ARFID stands for Avoidant Restrictive Food Intake Disorder
Avoidant/Restrictive Food Intake Disorder replaces and extends the DSM-IV diagnosis of feeding disorder of infancy or early childhood. ARFID is an eating or feeding disturbance (e.g., apparent lack of interest in eating or food; avoidance based on the sensory characteristics of food; concern about aversive consequences of eating) as manifested by persistent failure to meet appropriate nutritional and/or energy needs associated with one (or more) of the following:
1. Significant weight loss (or failure to achieve expected weight gain or faltering growth in children).
2. Significant nutritional deficiency.
3. Dependence on enteral feeding or oral nutritional supplements.
4. Marked interference with psychosocial functioning.
In some individuals, food avoidance or restriction may be based on the sensory characteristics or qualities of food, such as extreme sensitivity to appearance, color, smell, texture, temperature, or taste. Such behavior has been described as ‘restrictive eating,’ ‘selective eating,’ ‘choosy eating,’ ‘perseverant eating,’ ‘chronic food refusal,’ and ‘food neophobia’ and may manifest as refusal to eat particular brands of foods or to tolerate the smell of food being eaten by others.
NOTE TO THE NON ARFID
Thanks for visiting. Everyone is welcome.
If you are here to help someone I applaud you and want to hug you. The greatest gift you can give an ARFID sufferer is support, unconditional acceptance and sometimes space when they need it.
If you are here just to learn more, awesome! We want the world to understand and accept this unusual condition.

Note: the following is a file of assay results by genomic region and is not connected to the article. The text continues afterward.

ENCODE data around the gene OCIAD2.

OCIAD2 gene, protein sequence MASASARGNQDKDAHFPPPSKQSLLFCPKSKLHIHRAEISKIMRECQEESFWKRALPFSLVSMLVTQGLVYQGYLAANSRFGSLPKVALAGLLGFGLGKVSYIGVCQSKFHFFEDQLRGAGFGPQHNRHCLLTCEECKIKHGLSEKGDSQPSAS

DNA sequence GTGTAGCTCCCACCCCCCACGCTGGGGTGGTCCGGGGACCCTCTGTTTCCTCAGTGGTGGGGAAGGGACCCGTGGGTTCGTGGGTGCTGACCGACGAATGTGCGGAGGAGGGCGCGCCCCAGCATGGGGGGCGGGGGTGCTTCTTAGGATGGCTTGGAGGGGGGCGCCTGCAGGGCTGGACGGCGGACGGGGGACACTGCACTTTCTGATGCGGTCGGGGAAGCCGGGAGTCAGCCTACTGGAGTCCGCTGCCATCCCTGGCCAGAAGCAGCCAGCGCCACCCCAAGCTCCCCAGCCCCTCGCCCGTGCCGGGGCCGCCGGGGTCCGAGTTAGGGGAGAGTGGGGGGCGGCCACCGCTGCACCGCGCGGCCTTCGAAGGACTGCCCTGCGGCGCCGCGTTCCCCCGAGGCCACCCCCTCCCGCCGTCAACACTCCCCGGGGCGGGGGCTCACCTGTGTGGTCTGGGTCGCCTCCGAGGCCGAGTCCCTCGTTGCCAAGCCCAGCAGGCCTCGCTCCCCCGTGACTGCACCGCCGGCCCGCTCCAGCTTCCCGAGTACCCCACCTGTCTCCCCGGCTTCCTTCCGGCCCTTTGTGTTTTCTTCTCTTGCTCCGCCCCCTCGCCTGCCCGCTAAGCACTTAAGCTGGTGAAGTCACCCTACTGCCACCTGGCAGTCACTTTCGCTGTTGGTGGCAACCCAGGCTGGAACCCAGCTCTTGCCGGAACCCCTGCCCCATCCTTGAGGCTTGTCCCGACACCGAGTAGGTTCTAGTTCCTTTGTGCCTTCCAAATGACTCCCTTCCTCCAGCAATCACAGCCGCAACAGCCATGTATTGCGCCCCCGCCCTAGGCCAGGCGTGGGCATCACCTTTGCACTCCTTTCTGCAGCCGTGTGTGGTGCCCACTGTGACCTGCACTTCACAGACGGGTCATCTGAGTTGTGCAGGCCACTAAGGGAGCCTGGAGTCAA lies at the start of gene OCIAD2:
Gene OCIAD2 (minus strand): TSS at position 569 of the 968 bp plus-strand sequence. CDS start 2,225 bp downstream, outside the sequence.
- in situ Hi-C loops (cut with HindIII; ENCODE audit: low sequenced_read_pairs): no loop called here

If you are here with pre-conceived notions please know that what many of us have is a medical condition that causes involuntary sometimes violent reactions to food. We can’t control it. Telling us to just grow up and eat is the same as telling someone with clinical depression to just put on a happy face. It doesn’t work like that. But you are welcome here too and I hope you learn to accept ARFID.
Picky Eater vs ARFID
So how do you know if you’re just picky and not ARFID? There is no easy test. By definition if you have a ‘disturbance in eating that causes…nutritional deficiency’ or ‘significant psycho-social interference’ you have ARFID. Another way to look at it, ARFIDers don’t have control over their eating. Most ARFIDers have involuntary physical and/or emotional reactions to an enormous number of foods. If you simply prefer not to have something because its gross, you’re probably just picky. If you have a limited diet only because you haven’t pushed yourself to try a few more things, you are most likely not ARFID. If you only eat French fries, white bread and milk every day and usually do it in hiding you’re probably ARFID. ARFID goes beyond picky.
How Common is ARFID?
One area where we are starting to see some data is looking at how many people might be affected. Most of us assume we’re the only ones, but the data shows a very different story.